By Robbie and Ward

TUPELO, Mississippi (Reuters) - A storm system that killed more than 20 people continued its march across a large swath of the U.S. Southeast on Tuesday, packing baseball-sized hail, damaging winds and the threat of more tornados, meteorologists said.

Reports of the death toll varied, but CNN has put it at 29 lives across six states, and scores of people have been injured.

The threat of tornadoes could last for several days as the strong weather system with a large area of unstable air lashed the southern and central United States.

Early on Tuesday morning, a large cluster of thunderstorms pelted Alabama, Georgia and the Florida Panhandle, with tornados likely touching down along the Alabama-Georgia state line. The tornado threat in those areas will briefly weaken before rising again in Tennessee, Mississippi and Alabama later on Tuesday morning and afternoon.

"The main severe threat today is down in the central and eastern Gulf Coast," National Weather Service meteorologist Brynn Kerr said, adding that there was potential for severe conditions in Tennessee and the Ohio Valley later on Tuesday.

Georgia Governor Nathan Deal, who declared a state of emergency late on Monday evening in preparation for the looming storms, said in a statement: "We're prepared now, and we'll be ready for recovery should we, God forbid, experience tornado damage or flooding."

Most of the deaths from the severe storm system occurred on Sunday, when tornadoes tossed cars like toys in Arkansas and other states.

One of several twisters to tear across Mississippi struck Tupelo on Monday, damaging hundreds of homes and businesses, downing power lines and shredding trees, the National Weather Service said. At least one person was killed in Tupelo, where residents grappled with widespread power outages and an 8 p.m. (0100 GMT Tuesday) curfew.

Tupelo Police Chief Bart Aguirre said emergency crews were going house to house, searching damaged buildings, and some residential areas were closed off as emergency crews checked downed power lines and gas leaks. Some residents whose homes were destroyed took refuge in a Red Cross shelter at a downtown sports arena.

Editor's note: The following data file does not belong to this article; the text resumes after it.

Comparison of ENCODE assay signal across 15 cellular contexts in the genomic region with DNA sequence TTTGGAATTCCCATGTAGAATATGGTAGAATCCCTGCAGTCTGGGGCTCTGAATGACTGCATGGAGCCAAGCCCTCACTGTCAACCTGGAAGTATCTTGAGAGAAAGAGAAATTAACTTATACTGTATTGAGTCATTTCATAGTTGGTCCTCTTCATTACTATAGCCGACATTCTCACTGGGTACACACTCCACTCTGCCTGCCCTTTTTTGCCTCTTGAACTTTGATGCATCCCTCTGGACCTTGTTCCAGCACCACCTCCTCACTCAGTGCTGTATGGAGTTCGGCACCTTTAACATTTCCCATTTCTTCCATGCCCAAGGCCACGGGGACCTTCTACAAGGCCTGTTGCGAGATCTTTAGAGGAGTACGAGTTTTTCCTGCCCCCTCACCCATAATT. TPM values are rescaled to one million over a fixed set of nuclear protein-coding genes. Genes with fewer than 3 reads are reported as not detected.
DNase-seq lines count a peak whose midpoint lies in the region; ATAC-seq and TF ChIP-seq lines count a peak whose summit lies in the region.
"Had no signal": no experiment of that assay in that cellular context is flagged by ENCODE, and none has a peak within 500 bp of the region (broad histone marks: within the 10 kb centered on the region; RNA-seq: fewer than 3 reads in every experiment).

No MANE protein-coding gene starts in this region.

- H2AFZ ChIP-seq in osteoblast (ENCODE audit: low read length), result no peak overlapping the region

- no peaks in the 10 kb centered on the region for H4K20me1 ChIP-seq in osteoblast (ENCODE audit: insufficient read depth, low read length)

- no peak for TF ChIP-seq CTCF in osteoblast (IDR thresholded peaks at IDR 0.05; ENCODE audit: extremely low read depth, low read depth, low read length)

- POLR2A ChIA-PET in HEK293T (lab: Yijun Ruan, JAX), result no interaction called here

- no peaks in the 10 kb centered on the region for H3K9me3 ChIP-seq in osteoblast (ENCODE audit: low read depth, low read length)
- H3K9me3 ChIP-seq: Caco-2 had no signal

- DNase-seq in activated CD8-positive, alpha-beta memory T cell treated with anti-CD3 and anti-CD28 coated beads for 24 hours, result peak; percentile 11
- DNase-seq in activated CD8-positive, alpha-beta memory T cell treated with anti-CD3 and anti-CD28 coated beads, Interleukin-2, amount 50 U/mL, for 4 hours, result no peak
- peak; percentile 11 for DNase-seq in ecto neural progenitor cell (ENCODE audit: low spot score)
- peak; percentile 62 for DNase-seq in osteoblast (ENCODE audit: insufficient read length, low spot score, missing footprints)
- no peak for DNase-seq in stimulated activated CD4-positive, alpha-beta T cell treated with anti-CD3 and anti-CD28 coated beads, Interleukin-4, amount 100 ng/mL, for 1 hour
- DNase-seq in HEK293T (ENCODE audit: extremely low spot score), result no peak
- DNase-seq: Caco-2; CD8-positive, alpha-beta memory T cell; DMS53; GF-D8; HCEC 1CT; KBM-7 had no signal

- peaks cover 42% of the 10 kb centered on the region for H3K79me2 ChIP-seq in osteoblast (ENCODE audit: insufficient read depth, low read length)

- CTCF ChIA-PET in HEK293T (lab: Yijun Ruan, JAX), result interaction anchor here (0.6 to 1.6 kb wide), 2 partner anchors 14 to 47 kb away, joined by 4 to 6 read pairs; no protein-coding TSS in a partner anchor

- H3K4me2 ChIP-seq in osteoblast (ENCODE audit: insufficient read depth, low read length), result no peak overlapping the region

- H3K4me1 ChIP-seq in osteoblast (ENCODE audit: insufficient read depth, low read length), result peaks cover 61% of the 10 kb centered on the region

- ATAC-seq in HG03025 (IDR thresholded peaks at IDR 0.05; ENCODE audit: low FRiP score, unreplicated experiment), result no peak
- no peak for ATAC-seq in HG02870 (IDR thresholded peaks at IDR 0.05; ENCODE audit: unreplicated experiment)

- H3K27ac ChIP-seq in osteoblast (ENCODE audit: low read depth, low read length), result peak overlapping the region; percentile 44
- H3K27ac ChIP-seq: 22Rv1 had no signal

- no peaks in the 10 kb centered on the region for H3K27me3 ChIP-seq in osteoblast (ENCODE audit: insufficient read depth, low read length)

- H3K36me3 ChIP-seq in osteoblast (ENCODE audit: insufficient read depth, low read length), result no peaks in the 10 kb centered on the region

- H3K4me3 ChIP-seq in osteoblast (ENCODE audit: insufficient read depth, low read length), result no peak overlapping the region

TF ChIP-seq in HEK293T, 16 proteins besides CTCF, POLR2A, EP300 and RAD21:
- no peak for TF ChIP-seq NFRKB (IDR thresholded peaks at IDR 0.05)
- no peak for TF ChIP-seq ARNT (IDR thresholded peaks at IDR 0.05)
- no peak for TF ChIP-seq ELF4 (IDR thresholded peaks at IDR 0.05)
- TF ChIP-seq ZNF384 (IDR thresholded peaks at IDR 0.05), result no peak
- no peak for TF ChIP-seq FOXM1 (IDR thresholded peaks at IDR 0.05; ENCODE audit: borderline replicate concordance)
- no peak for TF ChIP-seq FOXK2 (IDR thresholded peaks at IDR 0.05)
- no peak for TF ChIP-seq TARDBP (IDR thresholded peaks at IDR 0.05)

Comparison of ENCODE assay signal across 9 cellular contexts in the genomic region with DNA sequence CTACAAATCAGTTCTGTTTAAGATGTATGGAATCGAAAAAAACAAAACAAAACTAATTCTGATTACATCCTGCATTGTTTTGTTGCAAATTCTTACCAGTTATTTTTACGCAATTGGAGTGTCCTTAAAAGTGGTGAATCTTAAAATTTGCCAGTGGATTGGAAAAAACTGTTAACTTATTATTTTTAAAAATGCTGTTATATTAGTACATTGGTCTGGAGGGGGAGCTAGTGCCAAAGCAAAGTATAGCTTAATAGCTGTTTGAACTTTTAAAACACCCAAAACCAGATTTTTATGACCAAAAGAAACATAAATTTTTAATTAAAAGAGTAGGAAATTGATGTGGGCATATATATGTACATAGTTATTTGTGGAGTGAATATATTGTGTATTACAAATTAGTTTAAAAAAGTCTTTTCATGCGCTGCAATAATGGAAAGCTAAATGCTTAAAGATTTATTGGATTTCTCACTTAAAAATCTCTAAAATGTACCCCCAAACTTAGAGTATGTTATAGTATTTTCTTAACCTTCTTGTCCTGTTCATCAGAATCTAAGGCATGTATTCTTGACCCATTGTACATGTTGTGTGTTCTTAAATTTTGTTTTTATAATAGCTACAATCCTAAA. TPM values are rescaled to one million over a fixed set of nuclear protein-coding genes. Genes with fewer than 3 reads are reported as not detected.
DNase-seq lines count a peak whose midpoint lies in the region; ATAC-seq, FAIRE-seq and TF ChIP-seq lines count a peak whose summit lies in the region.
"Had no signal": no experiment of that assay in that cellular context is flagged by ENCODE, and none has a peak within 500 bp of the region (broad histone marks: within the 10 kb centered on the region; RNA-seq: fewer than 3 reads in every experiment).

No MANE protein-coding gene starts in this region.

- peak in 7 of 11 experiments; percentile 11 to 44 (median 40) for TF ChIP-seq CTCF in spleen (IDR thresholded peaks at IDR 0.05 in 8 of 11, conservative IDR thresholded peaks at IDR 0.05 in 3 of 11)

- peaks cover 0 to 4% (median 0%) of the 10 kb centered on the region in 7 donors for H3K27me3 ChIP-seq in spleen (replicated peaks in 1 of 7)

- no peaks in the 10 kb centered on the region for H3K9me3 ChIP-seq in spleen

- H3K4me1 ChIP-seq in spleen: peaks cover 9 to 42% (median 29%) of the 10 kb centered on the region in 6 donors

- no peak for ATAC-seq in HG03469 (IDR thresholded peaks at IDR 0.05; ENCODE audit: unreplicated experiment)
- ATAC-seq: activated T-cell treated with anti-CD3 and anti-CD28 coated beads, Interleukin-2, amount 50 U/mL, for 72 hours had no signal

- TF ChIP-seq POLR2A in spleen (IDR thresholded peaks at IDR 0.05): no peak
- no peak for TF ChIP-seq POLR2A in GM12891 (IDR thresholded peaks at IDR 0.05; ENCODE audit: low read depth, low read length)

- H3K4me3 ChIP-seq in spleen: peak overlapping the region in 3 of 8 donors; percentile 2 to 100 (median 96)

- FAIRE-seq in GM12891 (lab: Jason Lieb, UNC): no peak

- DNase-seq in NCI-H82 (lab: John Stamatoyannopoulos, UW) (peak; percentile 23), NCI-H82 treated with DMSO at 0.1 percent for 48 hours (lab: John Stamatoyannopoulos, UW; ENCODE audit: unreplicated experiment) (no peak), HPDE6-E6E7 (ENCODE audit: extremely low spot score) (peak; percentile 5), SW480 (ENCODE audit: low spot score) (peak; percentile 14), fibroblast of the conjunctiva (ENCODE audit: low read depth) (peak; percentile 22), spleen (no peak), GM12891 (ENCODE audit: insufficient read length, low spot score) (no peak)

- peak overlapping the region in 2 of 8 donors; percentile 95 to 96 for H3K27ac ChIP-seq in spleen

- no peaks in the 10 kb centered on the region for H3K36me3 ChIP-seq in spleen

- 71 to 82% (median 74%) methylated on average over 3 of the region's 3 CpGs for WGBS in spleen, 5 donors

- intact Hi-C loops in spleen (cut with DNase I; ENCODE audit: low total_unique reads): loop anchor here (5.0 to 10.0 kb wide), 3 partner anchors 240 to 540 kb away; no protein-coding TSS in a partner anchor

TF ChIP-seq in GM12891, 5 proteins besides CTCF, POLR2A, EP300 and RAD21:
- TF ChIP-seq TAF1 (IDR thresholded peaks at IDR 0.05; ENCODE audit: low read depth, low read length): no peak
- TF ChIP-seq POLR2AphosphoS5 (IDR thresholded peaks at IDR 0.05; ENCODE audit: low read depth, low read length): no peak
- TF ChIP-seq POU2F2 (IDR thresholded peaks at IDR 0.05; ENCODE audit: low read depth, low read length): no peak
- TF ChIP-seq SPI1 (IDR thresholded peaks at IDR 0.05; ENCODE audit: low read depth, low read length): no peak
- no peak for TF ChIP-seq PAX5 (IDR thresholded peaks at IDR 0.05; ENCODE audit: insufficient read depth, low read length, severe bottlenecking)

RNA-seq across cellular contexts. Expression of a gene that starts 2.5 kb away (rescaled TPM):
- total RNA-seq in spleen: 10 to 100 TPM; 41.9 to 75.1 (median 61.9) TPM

Officials were also picking through the rubble in Lincoln County, Tennessee, near the Alabama state line state late Monday evening, with reports of a tornado that had likely damaged Lincoln County High school and area homes, National Weather Service Meteorologist Mark Richards said.

There also appeared to be a tornado that hit about 80 miles east of Nashville.

The storm system later pushed into parts of Alabama, where emergency officials said at least two people were killed at a trailer park near Athens.

At least 15 people had died in Arkansas in the storm that authorities said produced the first fatalities of this year's tornado season, Governor Mike Beebe said.

The White House said President Barack Obama, who has been on a trip abroad, called Beebe to receive an update on the damage and to offer condolences. Medical officials reported at least 100 people in Arkansas were injured.

One person was killed in neighboring Oklahoma and another in Iowa, authorities said.

(Reporting by Robbie Ward in Tupelo, Mississippi; Emily LeCoz in Oxford, Mississippi; Steve Barnes and Suzi Parker in Little Rock, Arkansas; Verna Gates in Birmingham; Kevin Gray in Miami; and Tim Ghianni in Nashville, Tennessee; Writing by Eric M. Johnson; Editing by Lisa Von Ahn)